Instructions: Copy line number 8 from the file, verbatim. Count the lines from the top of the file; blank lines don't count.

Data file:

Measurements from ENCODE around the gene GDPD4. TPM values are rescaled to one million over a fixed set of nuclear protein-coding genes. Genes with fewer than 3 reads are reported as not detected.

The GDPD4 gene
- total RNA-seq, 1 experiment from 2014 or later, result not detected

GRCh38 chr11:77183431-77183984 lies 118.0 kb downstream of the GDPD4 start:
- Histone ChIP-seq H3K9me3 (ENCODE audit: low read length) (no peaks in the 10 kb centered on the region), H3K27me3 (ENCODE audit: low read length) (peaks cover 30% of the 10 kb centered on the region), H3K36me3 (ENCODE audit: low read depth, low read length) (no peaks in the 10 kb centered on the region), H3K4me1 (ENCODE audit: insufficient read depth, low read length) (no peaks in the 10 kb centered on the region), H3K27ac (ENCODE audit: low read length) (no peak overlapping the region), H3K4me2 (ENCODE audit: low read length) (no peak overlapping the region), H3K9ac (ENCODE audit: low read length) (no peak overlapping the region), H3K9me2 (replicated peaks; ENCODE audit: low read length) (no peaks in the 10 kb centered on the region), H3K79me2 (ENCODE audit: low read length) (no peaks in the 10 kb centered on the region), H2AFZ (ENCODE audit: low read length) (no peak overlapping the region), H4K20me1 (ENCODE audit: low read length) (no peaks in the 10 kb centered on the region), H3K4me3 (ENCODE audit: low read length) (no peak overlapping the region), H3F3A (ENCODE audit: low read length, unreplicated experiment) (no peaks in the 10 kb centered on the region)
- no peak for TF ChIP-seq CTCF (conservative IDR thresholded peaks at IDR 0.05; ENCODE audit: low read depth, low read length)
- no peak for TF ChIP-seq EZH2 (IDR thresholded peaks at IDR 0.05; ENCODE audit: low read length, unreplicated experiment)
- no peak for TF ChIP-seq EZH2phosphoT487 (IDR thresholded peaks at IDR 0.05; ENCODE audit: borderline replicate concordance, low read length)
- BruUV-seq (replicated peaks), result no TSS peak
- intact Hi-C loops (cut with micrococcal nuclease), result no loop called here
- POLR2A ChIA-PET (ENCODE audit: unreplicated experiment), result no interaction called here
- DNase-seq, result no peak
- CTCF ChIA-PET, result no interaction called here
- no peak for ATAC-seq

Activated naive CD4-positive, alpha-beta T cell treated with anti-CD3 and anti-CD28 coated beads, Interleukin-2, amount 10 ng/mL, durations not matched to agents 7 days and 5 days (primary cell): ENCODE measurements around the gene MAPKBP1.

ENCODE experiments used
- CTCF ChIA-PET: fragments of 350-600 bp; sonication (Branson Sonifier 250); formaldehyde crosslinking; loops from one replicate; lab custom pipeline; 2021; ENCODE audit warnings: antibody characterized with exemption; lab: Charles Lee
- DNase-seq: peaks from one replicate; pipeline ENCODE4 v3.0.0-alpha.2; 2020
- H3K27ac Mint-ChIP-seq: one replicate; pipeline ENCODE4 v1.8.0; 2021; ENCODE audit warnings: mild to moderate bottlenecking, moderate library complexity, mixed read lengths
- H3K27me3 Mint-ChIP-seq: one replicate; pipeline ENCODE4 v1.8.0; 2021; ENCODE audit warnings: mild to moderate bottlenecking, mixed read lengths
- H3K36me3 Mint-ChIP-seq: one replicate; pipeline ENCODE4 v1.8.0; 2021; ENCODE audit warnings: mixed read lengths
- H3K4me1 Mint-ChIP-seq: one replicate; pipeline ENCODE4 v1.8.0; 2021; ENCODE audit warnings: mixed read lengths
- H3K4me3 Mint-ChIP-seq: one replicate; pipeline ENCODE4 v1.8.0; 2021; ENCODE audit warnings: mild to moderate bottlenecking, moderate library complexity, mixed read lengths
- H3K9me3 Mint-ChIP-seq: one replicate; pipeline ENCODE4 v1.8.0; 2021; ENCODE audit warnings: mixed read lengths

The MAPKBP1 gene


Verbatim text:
- no peak for TF ChIP-seq EZH2phosphoT487 (IDR thresholded peaks at IDR 0.05; ENCODE audit: borderline replicate concordance, low read length)